Search engines know that they can’t make judgements about quality of websites as well as humans can on some levels. Bing doesn’t know how beautiful your pictures are, Google can’t gauge the lyricism of your writing or the accuracy of your information. Because of this, the major search engines use links as part of their ranking systems. Each link given to your website by a human being is a vote of confidence, showing that your website is valuable. Links can also drive traffic to your website.
If your site is excellent and useful, people will give you links. Eventually, your company can expect to receive links naturally, as people link to your website in the course of communicating with their readers.
Eventually, your company can also expect to gain customers through sheer unrequested word of mouth. Are you willing to wait for that to take place, or are you doing a little bit of marketing?
Just so, a little bit of linkbuilding is wise. There are people who won’t see your site unless you tell them about it, even though they would happily give you a link if they knew you existed. There are sites that rely on your taking the initiative to share your information in the form of a link. There’s nothing wrong with communicating with these people.
Here are ten quick ways to add a backlink to your site, next time you take a coffee break.
- Update your site with some linkworthy content. Can you add a blog post, a news report, a photo of a new product, or an article from your last company newsletter? Great content may take you longer than a coffee break to create, but you might have some lying around the office, or that ten minutes might be long enough to let you shoot a suggestion off to your web content writer.
- Add an honest review at a review site. There are hundreds of review sites out there. You can’t review your own company, of course, but you might be able to review a product that you use in your business, an item that you sell, software you use, or even something you’ve chosen not to use. You can also go to review sites and identify people who post well written, sincere reviews, and send them a sample or invite them to try out your service. Requesting a review is something you can probably fit into your coffee break time.
- Make a social media profile. Having an inactive Twitter account is worse than having no Twitter account at all, but there are plenty of social media sites out there where you can build a profile, get a link, and leave the page, as you might make a directory page. Link to your website.
- Google your company. If you don’t keep up with your linkbuilding on a regular basis, there are probably some places where your company is listed without a link to your website. Correct a couple of those while you sip your caffeine delivery system of choice.
- Google your top customer question. Chances are good that someone in some forum or answer site has asked that question. Go be helpful and answer it. You may have to do that a few times before you get a chance to drop a link, but webmasters don’t grudge helpful people an occasional link, so watch for that chance to say, “You can find more information about this at…” and give a link to that useful page on the website.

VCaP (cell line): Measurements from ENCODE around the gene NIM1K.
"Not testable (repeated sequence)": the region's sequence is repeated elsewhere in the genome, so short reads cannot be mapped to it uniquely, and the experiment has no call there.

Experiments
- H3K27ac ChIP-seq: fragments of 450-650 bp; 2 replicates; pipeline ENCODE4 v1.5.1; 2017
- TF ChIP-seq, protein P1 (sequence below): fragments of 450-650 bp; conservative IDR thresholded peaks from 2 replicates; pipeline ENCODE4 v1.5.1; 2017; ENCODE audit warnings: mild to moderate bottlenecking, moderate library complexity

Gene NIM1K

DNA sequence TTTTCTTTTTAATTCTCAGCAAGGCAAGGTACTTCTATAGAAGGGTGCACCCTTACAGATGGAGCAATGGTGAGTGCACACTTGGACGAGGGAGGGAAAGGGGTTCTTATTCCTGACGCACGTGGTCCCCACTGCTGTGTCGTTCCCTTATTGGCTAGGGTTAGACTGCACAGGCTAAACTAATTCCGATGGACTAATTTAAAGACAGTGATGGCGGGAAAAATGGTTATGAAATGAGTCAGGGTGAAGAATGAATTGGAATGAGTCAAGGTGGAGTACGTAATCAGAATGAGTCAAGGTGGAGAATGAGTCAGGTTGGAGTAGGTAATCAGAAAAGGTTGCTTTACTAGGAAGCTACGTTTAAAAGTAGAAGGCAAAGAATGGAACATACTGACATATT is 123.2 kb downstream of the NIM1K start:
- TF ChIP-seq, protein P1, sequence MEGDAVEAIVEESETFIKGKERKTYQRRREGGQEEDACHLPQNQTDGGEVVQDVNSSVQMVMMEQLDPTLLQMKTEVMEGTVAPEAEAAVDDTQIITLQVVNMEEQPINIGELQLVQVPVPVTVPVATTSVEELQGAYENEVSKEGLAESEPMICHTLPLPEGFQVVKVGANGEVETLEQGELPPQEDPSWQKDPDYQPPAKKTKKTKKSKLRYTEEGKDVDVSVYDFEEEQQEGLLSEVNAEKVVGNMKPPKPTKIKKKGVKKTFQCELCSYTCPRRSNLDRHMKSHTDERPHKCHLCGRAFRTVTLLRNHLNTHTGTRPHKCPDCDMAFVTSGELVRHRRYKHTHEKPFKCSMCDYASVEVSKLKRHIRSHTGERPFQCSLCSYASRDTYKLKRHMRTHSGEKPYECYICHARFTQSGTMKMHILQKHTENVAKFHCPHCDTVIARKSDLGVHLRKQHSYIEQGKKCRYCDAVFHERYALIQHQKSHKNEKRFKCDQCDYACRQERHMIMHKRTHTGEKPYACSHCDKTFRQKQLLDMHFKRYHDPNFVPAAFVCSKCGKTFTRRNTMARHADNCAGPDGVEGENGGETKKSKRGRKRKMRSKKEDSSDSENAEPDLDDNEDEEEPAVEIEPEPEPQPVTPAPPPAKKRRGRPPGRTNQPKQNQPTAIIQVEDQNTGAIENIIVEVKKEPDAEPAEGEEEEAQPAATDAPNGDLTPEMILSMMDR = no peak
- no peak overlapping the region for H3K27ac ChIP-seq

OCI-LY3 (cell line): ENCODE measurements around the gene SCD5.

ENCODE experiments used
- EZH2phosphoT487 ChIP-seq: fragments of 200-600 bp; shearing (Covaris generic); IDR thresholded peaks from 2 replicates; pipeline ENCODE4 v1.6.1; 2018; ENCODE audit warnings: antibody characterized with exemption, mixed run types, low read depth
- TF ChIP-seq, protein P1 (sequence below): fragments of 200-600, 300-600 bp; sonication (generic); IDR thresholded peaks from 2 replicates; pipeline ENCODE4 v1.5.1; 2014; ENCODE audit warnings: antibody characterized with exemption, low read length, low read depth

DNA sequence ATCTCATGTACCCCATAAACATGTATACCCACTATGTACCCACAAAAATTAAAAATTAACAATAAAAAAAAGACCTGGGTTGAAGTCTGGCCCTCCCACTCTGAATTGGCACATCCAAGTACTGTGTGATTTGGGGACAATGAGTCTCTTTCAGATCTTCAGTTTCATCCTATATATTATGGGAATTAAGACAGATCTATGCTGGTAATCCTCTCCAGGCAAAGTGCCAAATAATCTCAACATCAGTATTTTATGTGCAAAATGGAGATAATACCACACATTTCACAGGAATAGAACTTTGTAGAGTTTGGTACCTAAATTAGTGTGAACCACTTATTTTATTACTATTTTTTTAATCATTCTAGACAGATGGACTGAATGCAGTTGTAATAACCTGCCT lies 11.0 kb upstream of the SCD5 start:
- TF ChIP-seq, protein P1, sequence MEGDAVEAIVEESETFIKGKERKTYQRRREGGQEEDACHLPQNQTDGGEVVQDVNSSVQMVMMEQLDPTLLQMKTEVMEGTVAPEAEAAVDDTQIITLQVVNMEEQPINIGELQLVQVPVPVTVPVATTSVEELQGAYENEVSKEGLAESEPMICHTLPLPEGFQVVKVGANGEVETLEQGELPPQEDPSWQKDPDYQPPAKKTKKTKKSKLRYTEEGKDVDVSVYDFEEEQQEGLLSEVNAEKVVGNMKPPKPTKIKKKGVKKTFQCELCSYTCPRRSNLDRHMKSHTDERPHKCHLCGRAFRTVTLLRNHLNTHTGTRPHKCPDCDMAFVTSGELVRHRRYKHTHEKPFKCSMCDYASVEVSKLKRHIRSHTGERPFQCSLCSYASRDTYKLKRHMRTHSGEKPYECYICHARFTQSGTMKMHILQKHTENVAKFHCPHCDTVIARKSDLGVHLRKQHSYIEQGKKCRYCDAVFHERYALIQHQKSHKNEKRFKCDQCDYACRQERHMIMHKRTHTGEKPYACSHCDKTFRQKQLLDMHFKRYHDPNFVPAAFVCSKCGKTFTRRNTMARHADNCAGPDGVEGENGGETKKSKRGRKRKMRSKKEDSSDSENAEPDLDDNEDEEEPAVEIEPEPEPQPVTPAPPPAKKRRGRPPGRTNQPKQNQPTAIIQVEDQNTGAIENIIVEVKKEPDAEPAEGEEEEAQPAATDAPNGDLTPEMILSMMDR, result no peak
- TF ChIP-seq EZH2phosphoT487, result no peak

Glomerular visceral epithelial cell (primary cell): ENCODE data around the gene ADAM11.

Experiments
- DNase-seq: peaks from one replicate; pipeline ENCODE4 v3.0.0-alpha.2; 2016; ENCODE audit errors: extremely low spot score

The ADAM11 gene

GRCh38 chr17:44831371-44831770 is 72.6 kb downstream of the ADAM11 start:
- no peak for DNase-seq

- Check your competitors’ backlinks. Use a service like Blekko to check out backlinks. A search for “URL/inbound” will give you a look at a percentage of any websites inlinks — not all or even most, but more than Google or Bing will show you. Find a website that links to sites like yours but hasn’t yet linked to your site, and ask ‘em for that link.
- Think of your vendors or partners. If you sell products, the companies that make those products should have links to your website at their websites. Identify someone who doesn’t and ask for a link.
- Find citations and ask for a link. If someone has talked about you without linking to you, that’s a citation. It’s good for your site to have citations. However, it’s better to have links. Thank the webmaster for the citation and ask if they’d be willing to make it into a link.
- Look for lists. They may not be directories, but many websites have lists. Libraries may have a list of good sites for information on your subject, blogs may have lists of companies like yours or shops in your neighborhood — there are lots out there. Find one where you think you ought to be, and ask for inclusion on the list.
- Build a lens or hubpage. You can’t write a Wikipedia page for your own company, but Squidoo wants every company to have a lens. You get a link, too. This may take you more than one coffee break, but the sooner you start, the sooner you’ll finish.
Frankly, these things aren’t quick for everyone. We recently tried out several different linkbuilders for a few hours each, and we found that some people achieve only one or two quality links an hour, not the four or five we do. Part of that is experience and skills, part is having the right tools and the right databases. If these things take you longer than a coffee break, then you might be wiser to hire someone like us to do it for you. Contact Rosie at info@HadenInteractive.com to get started.